Based in Greenville Mississippi from the early 1960s, Henry Reginald Hines set about creating his own musical empire initially built around Rhythm & Blues Music but ultimately encompassing a number of different genres. Initially a builder by trade, Hines was inspired to enter the Music industry & initially hooked up with Al White & The Hi-Liters, an established band based in New Orleans. Hines formed Lynn’s Productions and then set about scouting and signing talent from various regions. Artists Hines worked with saw their music either licensed to other labels for release or released on one of the many in-house labels run under the Reginald banner. Hines would have a strong hand in many of the releases as a songwriter and producer as well as organising recording sessions and distribution. He did not work entirely alone though and many records feature collaboration from other artists, writers and producers with Vicki Williams’ name cropping up often on the Greenville & later Chicago releases and Al White being seemingly heavily involved with the New Orleans recordings.
In the early-mid 1960s Hines worked closely with Al White in New Orleans scouting talent and recording artists, often at Cosimo Matassa’s studio. These recordings appear on the Folkways LPs as well as as 45s on a number of local labels and larger labels from other regions.
From the mid 1960s Hines (using the name Lynn Williams) seemed to also collaborate with his wife Vicki Williams and utilise recording facilities closer to home in Greenville. These productions would see release on a number of in house labels as well as being licensed to labels in other regions.
Later on a relationship was forged allowing cross-distribution of product between Greenville and Chicago giving Hines’ operation a presence in the windy city. Further distribution networking was done through Together Records in Atlanta Georgia.
Seemingly at some point in the mid/late-1970s Hines and Williams wound up their operations in Chicago where it had all moved to in the early 70s & morphed into the MTVH/REW family of labels/distribution. The rumour has it that Hines went underground from the IRS but exactly what happened to Vicki Williams & Lynn Williams after the Chicago operations ran their course is unknown. Hines is rumoured to have resurfaced in the 80s for a spell as a born-again preacher in the south under an alias and then again to have settled in Chicago in the 90s. Further rumours have him based in Georgia. What became of him today is unknown. He is known to have used a variety of names throughout his career: Henry Hines, Reginald Hines, Lynn Williams, Lynn Hines all refer to the same person!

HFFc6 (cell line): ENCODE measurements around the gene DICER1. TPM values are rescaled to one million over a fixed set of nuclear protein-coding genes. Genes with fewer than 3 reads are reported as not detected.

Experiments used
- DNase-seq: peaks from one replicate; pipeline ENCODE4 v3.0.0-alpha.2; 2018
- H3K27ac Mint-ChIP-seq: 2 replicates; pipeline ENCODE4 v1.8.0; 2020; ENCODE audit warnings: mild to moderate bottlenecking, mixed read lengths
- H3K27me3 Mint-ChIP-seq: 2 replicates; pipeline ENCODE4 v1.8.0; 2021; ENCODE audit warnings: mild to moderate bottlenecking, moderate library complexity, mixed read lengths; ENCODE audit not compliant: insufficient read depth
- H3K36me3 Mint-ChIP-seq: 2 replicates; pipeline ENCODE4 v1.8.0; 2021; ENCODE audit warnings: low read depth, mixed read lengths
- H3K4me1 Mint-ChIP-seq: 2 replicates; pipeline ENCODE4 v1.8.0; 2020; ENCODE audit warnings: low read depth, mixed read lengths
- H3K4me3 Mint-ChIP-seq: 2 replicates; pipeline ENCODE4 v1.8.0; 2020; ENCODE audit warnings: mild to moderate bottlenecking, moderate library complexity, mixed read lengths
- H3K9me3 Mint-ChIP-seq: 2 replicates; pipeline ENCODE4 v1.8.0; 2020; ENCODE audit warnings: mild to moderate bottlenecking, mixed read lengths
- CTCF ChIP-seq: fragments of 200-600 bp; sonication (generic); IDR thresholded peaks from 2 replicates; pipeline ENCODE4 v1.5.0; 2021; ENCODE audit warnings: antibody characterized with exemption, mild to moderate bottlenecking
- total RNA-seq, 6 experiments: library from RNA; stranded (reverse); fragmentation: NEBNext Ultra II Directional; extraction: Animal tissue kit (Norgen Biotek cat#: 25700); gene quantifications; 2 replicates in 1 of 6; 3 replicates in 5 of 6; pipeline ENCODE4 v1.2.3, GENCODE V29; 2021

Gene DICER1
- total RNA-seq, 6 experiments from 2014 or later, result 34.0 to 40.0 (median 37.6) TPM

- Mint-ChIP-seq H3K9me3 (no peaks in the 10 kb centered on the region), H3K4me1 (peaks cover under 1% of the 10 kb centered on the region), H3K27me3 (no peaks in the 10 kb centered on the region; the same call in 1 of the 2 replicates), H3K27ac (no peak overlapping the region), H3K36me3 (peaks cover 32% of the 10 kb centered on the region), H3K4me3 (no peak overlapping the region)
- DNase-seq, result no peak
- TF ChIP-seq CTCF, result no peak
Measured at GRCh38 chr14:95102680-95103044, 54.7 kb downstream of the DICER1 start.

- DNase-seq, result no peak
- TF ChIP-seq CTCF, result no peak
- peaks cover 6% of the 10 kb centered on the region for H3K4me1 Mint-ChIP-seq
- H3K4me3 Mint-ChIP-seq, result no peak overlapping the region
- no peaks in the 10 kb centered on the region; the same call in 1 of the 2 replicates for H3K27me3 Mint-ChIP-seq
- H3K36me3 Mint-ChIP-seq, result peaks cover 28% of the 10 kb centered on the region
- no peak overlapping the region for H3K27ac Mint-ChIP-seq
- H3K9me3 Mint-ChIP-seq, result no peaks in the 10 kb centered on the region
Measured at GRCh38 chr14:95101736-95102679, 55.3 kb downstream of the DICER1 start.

The Greenville set up was closed down, looted and then caught fire and much of what remained was destroyed. Luckily much of the vinyl stock has survived and pockets of unplayed stock copies of the records continue to appear today.
A lot of the information above has been gathered from 2nd hand sources so if you can consolidate or corroborate any of this please get in touch. email@example.com
The main addresses and locations appear to have been:
Lynn’s Record Dist./Reginald Records et al.
1522 Baronne St., New Orleans
617 Nelson St, Greenville
476 Muscadine St, Greenville
551 N.Muscadine St, Greenville
Delta Production Association, 604 E Clay, Greenville
VH&L Circle Dist., Chicago
REW Record Distribution, 2335 So. Cottage Grove, Chicago
MT&H Record Distribution, 2335 So. Cottage Grove, Chicago
Together Records, PO Box 7155, Atlanta, Georgia.
Above is a letter sent to Lynn Williams (Hines) from the Contracts Inc. Collection Agency, 1315 Dorr St, Toledo, OH, 43607.
The letter is undated but is fairly clear in its intent, it reads:
“We have been hired to ask you to pay your debts. We usually ask only once. Our man will be in town the last of next month. We do not know our client, but if you owe anyone in the Ohio, Mich, Ind areas, please pay them before the middle of next month. I must tell you it is better to pay than run. We can & will find you. Your bill is late, almost too late. Contract #55662”
Some newspaper snippets from the early New Orleans era of operations